In a disturbing trend, yet another country has instituted a law loaded up with stringent rules regarding data retention, and we’re a little concerned about what the leader of this country will do with such power in his hands
Russia Institutes Data Retention Law
Data retention laws are troubling no matter where they occur. Not only are they inherently invasive – allowing governments to monitor the online and text communications of their civilians, supposedly in the name of security – they’re incredibly impractical, placing an untenable strain on Telecom companies which are required to store metadata between users for years at a time. The equipment alone places a huge financial burden on the companies, potentially driving them out of business.
So it was disappointing when Australia instituted their data retention laws, equally so when Germany followed suit, but we shudder to think what kind of human rights violations will take place now that such a powerful law is signed into place in Russia.
Per The Wall Street Journal, “…critics say they are designed to cow Kremlin opponents into silence ahead of parliamentary elections this fall.” Not only is this data retention law every bit as invasive as its Australian and Russian counterparts, it features sections that make punishment for speech deemed “an incitement to hatred or a violation of human dignity” considerably harsher. Russian President Vladimir Putin not only seems intent on documenting his political enemies every last communication, but intent on imprisoning them for dissent.
Using VPNs to Combat Data Retention Laws
So our advice for those living with snooping governments looking over their shoulders as they text and email is the same as it ever was: get yourself subscribed to a VPN service provider.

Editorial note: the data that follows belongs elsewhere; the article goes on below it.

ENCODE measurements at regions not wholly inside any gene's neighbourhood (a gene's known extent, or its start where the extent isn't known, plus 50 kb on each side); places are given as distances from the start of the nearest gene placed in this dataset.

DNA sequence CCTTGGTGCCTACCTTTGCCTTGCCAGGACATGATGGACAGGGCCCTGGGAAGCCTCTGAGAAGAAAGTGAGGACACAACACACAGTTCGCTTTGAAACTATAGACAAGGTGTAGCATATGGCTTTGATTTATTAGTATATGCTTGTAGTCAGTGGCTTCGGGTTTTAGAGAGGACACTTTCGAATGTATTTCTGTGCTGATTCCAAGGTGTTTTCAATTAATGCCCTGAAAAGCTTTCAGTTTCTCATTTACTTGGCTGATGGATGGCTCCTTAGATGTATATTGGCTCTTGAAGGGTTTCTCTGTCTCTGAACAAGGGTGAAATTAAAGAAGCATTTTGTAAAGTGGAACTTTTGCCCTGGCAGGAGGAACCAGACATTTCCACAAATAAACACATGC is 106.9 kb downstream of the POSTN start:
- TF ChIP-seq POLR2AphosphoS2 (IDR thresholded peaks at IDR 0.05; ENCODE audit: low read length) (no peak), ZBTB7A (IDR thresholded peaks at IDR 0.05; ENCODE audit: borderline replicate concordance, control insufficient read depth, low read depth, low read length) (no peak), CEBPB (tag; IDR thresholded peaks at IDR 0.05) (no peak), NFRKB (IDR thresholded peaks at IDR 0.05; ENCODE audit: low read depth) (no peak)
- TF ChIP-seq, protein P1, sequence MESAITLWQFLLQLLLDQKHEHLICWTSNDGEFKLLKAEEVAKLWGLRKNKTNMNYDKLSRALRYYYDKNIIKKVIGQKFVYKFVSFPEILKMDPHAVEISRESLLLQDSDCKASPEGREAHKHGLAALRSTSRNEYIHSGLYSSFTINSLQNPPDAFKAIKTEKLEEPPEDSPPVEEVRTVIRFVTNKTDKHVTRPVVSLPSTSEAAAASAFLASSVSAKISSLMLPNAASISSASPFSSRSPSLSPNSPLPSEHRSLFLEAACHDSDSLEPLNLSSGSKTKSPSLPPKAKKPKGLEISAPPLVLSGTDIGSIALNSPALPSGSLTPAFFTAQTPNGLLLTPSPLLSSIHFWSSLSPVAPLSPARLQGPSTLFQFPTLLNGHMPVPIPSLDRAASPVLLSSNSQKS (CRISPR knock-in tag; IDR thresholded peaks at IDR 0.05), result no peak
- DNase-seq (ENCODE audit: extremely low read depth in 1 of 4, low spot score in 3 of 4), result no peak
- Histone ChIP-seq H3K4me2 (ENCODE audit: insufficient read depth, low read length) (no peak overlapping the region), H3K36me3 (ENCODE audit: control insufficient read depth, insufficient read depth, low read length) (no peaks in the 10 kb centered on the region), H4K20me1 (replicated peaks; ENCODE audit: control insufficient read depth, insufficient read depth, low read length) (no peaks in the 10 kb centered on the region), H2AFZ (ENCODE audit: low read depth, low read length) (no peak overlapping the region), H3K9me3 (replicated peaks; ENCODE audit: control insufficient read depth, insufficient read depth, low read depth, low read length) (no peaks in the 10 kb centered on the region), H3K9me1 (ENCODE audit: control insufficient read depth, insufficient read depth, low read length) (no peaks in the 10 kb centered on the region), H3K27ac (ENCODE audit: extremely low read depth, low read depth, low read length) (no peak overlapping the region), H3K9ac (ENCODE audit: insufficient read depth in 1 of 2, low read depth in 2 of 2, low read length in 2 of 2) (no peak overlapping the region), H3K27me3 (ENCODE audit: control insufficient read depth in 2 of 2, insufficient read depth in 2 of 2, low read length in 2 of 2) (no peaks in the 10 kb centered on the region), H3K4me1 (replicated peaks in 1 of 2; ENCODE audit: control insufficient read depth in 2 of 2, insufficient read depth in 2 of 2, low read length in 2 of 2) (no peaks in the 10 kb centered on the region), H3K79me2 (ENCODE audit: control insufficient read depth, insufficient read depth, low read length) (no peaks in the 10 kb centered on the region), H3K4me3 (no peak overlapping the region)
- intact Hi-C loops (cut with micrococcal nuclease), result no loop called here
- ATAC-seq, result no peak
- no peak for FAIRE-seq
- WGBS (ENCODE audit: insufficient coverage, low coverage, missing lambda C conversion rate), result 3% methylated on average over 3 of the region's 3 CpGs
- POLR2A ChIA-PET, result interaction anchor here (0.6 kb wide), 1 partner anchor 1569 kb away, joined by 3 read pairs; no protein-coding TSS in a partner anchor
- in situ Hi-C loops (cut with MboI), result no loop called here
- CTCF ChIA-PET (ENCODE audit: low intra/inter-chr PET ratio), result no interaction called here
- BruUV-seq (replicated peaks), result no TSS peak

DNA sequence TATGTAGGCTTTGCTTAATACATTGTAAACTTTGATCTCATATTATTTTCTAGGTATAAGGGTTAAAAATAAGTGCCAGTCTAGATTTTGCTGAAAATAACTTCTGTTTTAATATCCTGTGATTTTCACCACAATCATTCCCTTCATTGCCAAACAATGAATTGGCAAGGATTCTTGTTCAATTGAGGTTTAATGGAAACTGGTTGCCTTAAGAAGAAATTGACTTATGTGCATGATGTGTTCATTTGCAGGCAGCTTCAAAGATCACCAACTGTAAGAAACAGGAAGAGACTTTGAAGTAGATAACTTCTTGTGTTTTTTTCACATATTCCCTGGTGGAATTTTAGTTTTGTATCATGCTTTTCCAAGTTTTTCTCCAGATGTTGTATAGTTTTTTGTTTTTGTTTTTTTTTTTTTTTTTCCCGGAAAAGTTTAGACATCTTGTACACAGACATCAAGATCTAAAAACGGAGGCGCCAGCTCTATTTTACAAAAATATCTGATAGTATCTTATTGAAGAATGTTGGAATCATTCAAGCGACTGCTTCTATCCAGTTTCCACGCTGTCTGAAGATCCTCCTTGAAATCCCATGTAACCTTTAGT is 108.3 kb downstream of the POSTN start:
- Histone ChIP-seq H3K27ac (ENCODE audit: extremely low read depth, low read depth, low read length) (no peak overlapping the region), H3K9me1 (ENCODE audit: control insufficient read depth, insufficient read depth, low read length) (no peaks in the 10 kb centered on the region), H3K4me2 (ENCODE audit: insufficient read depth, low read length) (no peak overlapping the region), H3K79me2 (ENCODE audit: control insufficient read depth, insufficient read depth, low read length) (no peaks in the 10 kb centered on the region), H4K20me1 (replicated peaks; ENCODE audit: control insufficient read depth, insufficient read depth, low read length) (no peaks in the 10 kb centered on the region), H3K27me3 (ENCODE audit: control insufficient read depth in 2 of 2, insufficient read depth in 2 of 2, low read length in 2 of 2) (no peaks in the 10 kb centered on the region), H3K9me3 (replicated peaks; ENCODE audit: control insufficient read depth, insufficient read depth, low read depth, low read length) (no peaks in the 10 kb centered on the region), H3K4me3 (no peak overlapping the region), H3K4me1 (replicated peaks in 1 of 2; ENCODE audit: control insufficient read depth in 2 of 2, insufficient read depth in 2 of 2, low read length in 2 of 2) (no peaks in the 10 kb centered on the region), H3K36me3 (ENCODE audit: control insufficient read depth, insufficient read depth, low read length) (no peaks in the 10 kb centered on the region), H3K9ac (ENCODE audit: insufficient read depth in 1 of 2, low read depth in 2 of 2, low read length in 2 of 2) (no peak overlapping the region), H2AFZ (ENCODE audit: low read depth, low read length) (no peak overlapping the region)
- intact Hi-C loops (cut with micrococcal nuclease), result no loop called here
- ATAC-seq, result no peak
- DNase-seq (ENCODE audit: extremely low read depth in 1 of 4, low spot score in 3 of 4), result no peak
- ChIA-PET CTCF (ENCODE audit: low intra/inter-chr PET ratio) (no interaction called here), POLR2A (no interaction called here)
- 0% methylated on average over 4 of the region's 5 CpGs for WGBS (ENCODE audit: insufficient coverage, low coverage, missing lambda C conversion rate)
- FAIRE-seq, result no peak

The benefits of having a VPN on your side (preferably one supported by an open source FlashRouter) are too numerous to mention, but if you’re living in a country with draconian data retention laws, a VPN is particularly useful for giving you the online privacy you deserve. When you login to your VPN, all of your online data is tunneled through encrypted servers that VPN service providers set up all over the world.
This means that your emails and other assorted sensitive pieces of online data are near impossible to trace. We still recommend using discretion when it comes to texts if you’re in a data retention heavy country, but at the very least a VPN will make your online experience considerably more secure. You’ll even be able to use your VPN to bypass geo-restricted websites, which can be particularly necessary for people living in countries with repressive governments , which threaten to shut down.
Best VPN to Bypass Russian Data Retention Laws: NordVPN
When looking for a VPN to use in Russia, one must do a bit of research before investing into a VPN, as very popular VPN services such as Private Internet Access have discontinued their Russian gateways and will no longer be doing business in the region.
NordVPN, an increasingly popular service, thanks to their double data encryption feature (A.K.A. Double VPN), will be reacting to Russia’s new data retention laws in the opposite manner of PIA, by introducing additional security measures to ensure no Internet users are left behind.
Protect Yourself from Data Retention Laws With a FlashRouter
We’ve got some of the best routers in the world on our line, from the best open sourced DD-WRT routers of 2016 to the best of Tomato. And if you’re going to be spending a lot of time on your VPN, then you’re going to need a router as fast and powerful as our devices. We’ve even got a whole slew of setups that will make your VPN experience that much smoother and more effective.
Don’t see a router that suits you in those best-of lists above? Try our new router finder, which allows you to tell us exactly what you’re looking and us to recommend just the right router for you.